Interpretation of the Printed Page for Those who Would Learn to Interpret Literature Silently Or Through the Medium of the Voice
Row, Peterson, 1915 - 317 pagini
Guide to improving elocution, especially when reading aloud.
Ce spun oamenii - Scrie o recenzie
Nu am găsit nicio recenzie în locurile obișnuite.
Alte ediții - Afișează-le pe toate
Interpretation of the Printed Page for Those Who Would Learn to Interpret ...
Solomon Henry Clark
Nu există previzualizare disponibilă - 2015
answer attention beautiful become Caesar called Cassius Central Idea chapter clear close comes comma complete connotation difference emotion example expression eyes face fall father feeling give hand hard hath head heard heart idea illustration important interesting interpretation keep King learned leave light literature live look mark matter meaning mind motive nature never once pass passage person picture principle printed punctuation question read aloud reader reason rise seen sense sentence simple sleep sound speak stands student suggest sure taste teacher tell TENNYSON thing thou thought tion true turn understand vocal expression voice wood words
Pagina 88 - God give us men ! A time like this demands Strong minds, great hearts, true faith, and ready hands; Men whom the lust of office does not kill; Men whom the spoils of office cannot buy; Men who possess opinions and a will; Men who have honor, — men who will not lie; Men who can stand before a demagogue, And damn his treacherous flatteries without winking ! Tall men, sun-crowned, who live above the fog In public duty and in •private thinking...
Pagina 204 - tis true, this god did shake : His coward lips did from their colour fly, And that same eye whose bend doth awe the world Did lose his lustre : I did hear him groan : Ay, and that tongue of his that bade the Romans Mark him and write his speeches in their books, Alas, it cried ' Give me some drink, Titinius,
Pagina 53 - Listen, my children, and you shall hear Of the midnight ride of Paul Revere, On the eighteenth of April, in Seventy-five; Hardly a man is now alive Who remembers that famous day and year. He said to his friend, "If the British march By land or sea from the town tonight, Hang a lantern aloft in the belfry arch Of the North Church tower as a signal light,— One, if by land, and two, if by sea; And I on the opposite shore will be, Ready to ride and spread the alarm Through every Middlesex village and...
Pagina 87 - The swain responsive as the milkmaid sung, The sober herd that lowed to meet their young; The noisy geese that gabbled o'er the pool, The playful children just let loose from school; The watchdog's voice that bayed the whispering wind, And the loud laugh that spoke the vacant mind; These all in sweet confusion sought the shade, And filled each pause the nightingale had made.
Pagina 237 - Caesar carelessly but nod on him. He had a fever when he was in Spain, And when the fit was on him, I did mark How he did shake; 'tis true, this god did shake; His coward lips did from their colour fly, And that same eye whose bend doth awe the world Did lose his lustre; I did hear him groan; Ay, and that tongue of his that bade the Romans Mark him and write his speeches in their books, Alas! it cried, 'Give me some drink, Titinius', As a sick girl.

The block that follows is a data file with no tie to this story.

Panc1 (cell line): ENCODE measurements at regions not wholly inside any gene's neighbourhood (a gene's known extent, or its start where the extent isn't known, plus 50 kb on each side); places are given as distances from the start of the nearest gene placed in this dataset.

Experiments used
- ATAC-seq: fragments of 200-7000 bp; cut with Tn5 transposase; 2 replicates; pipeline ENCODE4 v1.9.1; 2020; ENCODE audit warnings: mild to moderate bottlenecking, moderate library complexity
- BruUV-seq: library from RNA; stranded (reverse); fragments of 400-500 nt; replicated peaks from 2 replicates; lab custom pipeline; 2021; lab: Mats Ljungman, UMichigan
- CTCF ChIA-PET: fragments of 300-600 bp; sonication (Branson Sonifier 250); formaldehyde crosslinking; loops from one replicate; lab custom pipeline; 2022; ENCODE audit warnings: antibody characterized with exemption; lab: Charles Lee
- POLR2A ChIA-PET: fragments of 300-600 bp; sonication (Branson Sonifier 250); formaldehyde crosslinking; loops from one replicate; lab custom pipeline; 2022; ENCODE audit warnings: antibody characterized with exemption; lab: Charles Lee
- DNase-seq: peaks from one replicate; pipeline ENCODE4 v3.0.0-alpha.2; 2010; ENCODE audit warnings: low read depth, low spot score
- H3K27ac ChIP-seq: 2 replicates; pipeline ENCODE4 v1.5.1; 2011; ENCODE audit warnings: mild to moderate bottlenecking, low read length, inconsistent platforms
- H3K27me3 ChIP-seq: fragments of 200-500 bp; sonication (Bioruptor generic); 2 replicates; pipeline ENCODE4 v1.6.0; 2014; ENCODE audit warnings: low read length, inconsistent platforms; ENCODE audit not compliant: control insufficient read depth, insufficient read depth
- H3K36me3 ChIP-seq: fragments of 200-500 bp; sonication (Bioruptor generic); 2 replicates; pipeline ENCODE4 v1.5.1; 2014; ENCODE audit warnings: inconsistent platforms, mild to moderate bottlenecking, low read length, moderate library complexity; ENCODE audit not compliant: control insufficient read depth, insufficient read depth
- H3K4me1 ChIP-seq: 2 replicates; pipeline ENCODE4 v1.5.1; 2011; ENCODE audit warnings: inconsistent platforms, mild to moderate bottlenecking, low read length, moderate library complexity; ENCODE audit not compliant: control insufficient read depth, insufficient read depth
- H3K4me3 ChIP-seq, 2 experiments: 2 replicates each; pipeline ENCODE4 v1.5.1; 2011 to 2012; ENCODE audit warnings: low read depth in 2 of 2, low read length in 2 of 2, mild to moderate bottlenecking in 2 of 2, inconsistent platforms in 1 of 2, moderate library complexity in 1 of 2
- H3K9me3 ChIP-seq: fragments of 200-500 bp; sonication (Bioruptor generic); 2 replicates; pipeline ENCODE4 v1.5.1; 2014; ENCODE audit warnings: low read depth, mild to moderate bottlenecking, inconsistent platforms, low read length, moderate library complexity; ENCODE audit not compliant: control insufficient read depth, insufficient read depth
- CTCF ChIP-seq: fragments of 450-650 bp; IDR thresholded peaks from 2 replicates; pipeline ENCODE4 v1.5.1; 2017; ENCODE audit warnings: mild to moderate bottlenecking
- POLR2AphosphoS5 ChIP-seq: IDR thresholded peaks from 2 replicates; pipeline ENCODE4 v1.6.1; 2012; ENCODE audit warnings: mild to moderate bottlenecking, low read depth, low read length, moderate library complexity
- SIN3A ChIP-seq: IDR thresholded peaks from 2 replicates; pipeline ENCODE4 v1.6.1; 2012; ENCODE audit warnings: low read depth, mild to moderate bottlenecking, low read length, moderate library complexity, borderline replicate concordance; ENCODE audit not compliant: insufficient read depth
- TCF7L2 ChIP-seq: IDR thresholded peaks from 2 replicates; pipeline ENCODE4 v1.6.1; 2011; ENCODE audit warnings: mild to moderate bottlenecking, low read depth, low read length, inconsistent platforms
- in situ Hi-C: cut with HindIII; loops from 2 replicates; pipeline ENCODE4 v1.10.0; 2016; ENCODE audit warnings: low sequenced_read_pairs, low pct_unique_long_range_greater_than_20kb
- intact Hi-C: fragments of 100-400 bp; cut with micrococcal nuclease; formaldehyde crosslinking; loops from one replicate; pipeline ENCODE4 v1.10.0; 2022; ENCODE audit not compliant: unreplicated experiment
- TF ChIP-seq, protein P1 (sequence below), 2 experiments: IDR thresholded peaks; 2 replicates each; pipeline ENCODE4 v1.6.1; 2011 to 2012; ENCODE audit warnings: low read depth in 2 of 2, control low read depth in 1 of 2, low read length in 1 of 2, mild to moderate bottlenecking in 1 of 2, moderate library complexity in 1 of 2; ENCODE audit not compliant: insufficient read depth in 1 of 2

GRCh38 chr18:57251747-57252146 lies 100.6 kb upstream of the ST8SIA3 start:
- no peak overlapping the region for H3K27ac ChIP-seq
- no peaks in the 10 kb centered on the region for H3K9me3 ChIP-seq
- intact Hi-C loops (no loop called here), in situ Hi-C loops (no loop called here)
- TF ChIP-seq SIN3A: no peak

Pagina 214 - ... Shylock, we would have moneys :" — you say so ; You, that did void your rheum upon my beard, And foot me as you spurn a stranger cur Over your threshold : moneys is your suit. What should I say to you ? Should I not say, " Hath a dog money ? is it possible A cur can lend three thousand ducats...
Pagina 123 - And bowery hollows crown'd with summer sea. Where I will heal me of my grievous wound." So said he, and the barge with oar and sail Moved from the brink, like some full-breasted swan That, fluting a wild carol ere her death, Ruffles her pure cold plume, and takes the flood With swarthy webs. Long stood Sir Bedivere Revolving many memories, till the hull Look'd one black dot against the verge of dawn, And on the mere the wailing died away. But when that moan had past for evermore, The stillness of...
Pagina 68 - She has a voice of gladness, and a smile And eloquence of beauty; and she glides Into his darker musings with a mild And healing sympathy that steals away Their sharpness ere he is aware. When thoughts Of the last bitter hour come like a blight Over thy spirit, and sad images Of the stern agony and shroud and pall And breathless darkness and the narrow house Make thee to shudder and grow sick at heart, Go forth under the open sky and list To Nature's teachings...
Pagina 114 - And the Raven, never flitting, still is sitting, still is sitting On the pallid bust of Pallas just above my chamber door; And his eyes have all the seeming of a demon's that is dreaming, And the lamp-light o'er him streaming throws his shadow on the floor; And my soul from out that shadow that lies floating on the floor Shall be lifted — nevermore!
Pagina 237 - O CAPTAIN ! my Captain ! our fearful trip is done ; The ship has weathered every rack, the prize we sought is won; The port is near, the bells I hear, the people all exulting, While follow eyes the steady keel, the vessel grim and daring. But O heart! heart! heart! O the bleeding drops of red, Where on the deck my Captain lies. Fallen cold and dead.